But these areas now appear quite black instead of the dull white of the switched-off set. Explain the reason for this difference in appearance. A horizontal synchronizing sync pulse is needed at the end of each active line period whereas a vertical sync pulse is required after each field is scanned.
The amplitude of both horizontal and vertical sync pulses is kept the same to obtain higher efficiency of picture signal transmission but their duration width is chosen to be different for separating them at the receiver. Since sync pulses are needed consecutively and not simultaneously with the picture signal, these are sent on a time division basis and thus form a part of the composite video signal.
Figure 3. As illustrated there, the video signal is constrained to vary between certain amplitude limits. The level of the video signal when the picture detail being transmitted corresponds to the maximum whiteness to be handled, is referred to as peak-white level.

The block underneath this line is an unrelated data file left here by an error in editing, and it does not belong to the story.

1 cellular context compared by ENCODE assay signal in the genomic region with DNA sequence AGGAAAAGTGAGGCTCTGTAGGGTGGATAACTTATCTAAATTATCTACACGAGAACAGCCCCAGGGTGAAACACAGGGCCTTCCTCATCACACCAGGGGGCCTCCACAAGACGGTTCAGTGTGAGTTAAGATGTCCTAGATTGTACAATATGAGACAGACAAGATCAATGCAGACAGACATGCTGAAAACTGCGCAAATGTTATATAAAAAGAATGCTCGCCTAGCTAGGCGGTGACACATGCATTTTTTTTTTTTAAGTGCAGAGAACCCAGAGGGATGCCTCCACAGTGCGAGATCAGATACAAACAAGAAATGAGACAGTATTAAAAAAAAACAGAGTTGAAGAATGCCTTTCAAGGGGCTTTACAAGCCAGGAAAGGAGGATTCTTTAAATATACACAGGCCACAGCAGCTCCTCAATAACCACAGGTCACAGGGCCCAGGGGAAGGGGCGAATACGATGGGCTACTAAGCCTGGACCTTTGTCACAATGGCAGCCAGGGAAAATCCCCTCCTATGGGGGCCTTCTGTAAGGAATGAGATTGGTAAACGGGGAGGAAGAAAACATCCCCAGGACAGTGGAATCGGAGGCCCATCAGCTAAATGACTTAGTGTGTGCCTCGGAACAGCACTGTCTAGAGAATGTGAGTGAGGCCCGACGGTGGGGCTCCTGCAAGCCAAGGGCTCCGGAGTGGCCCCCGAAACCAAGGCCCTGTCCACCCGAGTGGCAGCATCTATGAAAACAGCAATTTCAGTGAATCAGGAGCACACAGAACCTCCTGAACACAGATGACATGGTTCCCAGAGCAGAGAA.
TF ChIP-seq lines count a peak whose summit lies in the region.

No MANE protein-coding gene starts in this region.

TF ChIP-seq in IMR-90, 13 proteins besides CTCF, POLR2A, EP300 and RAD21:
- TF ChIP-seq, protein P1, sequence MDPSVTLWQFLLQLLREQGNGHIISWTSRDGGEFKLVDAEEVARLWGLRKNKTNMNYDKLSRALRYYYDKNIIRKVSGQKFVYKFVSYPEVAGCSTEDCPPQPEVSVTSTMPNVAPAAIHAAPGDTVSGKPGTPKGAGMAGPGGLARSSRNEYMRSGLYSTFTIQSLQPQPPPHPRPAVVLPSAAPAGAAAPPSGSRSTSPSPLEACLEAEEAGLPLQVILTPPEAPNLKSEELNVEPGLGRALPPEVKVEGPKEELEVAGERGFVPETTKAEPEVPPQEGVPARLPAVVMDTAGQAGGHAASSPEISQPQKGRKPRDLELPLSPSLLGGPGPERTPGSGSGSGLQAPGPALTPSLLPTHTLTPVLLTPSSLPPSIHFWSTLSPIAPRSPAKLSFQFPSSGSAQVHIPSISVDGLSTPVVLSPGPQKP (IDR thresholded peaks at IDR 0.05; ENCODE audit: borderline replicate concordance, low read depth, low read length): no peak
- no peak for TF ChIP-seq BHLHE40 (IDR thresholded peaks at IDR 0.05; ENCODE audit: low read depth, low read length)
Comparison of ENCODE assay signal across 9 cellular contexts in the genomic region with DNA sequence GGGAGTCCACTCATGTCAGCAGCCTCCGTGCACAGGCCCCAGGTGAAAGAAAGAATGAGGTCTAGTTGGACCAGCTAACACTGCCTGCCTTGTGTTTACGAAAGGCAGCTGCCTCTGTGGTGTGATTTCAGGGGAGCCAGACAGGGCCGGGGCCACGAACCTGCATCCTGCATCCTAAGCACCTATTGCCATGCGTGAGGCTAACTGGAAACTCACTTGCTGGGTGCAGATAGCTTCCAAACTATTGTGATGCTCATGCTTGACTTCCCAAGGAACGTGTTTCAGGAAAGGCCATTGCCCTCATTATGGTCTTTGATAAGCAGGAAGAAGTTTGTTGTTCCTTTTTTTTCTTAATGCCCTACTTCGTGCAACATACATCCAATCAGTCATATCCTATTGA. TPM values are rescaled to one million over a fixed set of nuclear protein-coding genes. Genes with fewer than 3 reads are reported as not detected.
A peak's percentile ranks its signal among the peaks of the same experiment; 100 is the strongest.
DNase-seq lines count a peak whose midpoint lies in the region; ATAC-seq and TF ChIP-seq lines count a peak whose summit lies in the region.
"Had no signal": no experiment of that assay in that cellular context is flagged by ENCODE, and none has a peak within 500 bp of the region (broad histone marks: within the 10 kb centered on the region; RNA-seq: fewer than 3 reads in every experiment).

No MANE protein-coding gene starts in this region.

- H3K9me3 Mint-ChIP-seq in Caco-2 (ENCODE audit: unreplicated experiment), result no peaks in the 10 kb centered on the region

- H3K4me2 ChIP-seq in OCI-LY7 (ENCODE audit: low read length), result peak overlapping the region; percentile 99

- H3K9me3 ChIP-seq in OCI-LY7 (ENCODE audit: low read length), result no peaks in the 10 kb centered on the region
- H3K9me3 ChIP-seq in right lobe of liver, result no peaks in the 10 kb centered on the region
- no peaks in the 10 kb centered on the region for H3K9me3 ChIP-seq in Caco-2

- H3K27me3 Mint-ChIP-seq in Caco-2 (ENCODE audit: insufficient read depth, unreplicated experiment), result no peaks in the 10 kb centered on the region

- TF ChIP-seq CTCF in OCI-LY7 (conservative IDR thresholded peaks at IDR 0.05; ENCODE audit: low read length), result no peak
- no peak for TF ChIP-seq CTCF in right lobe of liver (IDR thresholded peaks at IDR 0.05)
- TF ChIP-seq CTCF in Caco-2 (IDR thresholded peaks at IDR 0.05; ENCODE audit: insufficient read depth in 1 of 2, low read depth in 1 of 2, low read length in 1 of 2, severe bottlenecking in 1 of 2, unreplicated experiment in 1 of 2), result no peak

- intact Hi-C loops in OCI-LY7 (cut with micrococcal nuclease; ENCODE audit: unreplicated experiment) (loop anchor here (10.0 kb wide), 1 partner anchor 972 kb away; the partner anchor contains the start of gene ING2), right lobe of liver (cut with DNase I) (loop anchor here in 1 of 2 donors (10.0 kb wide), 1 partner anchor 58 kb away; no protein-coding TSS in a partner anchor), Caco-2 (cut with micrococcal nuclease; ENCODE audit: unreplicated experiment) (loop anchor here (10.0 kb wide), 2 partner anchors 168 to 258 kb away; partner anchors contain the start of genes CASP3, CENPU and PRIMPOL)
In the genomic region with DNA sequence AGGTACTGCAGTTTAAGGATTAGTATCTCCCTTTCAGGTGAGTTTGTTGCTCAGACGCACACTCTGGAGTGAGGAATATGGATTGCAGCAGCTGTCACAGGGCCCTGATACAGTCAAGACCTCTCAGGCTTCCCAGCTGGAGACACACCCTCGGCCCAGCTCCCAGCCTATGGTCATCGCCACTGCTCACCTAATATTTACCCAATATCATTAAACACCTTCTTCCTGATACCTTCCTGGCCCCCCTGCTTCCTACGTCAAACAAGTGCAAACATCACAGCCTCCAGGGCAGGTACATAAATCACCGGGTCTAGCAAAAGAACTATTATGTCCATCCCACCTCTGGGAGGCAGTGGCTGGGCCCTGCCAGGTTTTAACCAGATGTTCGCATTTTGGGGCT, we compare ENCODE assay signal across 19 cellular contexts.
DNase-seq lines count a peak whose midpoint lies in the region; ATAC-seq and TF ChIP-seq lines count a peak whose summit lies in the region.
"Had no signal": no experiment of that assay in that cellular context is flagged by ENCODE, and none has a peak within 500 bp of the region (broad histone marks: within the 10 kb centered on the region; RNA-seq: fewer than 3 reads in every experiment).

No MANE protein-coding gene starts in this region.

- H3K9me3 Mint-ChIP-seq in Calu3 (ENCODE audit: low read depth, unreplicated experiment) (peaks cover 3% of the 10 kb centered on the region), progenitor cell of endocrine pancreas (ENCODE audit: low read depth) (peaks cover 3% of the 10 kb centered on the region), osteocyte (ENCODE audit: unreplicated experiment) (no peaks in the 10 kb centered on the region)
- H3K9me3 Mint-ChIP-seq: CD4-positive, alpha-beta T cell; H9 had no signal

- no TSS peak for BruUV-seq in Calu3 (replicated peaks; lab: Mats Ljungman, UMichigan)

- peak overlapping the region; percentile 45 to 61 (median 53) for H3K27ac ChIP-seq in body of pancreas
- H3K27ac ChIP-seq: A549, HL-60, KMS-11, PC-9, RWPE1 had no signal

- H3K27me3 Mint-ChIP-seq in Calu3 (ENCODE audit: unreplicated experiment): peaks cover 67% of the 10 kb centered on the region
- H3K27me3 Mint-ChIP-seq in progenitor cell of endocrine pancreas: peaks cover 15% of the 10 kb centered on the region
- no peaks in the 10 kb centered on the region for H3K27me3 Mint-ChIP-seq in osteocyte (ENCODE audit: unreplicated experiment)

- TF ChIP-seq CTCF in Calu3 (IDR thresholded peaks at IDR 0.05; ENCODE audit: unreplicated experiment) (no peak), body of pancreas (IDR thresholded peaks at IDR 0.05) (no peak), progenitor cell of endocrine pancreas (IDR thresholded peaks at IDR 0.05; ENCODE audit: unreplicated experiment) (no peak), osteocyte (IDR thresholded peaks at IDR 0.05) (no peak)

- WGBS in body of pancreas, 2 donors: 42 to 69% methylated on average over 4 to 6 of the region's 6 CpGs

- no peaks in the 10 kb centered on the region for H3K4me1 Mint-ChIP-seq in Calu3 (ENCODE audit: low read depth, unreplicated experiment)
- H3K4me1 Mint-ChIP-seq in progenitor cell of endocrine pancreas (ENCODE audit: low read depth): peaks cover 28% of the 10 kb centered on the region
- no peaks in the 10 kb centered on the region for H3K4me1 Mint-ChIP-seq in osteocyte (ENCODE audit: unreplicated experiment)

This is fixed at 10 to The sync pulses are added at 75 percent level called the blanking level. The difference between the black level and blanking level is known as the Pedestal. However, in actual practice, these two levels, being very close, tend to merge with each other as shown in the figure. Thus the picture information may vary between 10 percent to about 75 percent of the composite video signal depending on the relative brightness of the picture at any instant.
The darker the picture the higher will be the voltage within those limits. Note that the lowest 10 percent of the voltage range whiter than white range is not used to minimize noise effects. This also ensures enough margin for excessive bright spots to be accommodated without causing amplitude distortion at the modulator. At the receiver the picture tube is biased to ensure that a received video voltage corresponding to about 10 percent modulation yields complete whiteness at that particular point on the screen, and an analogous arrangement is made for the black level.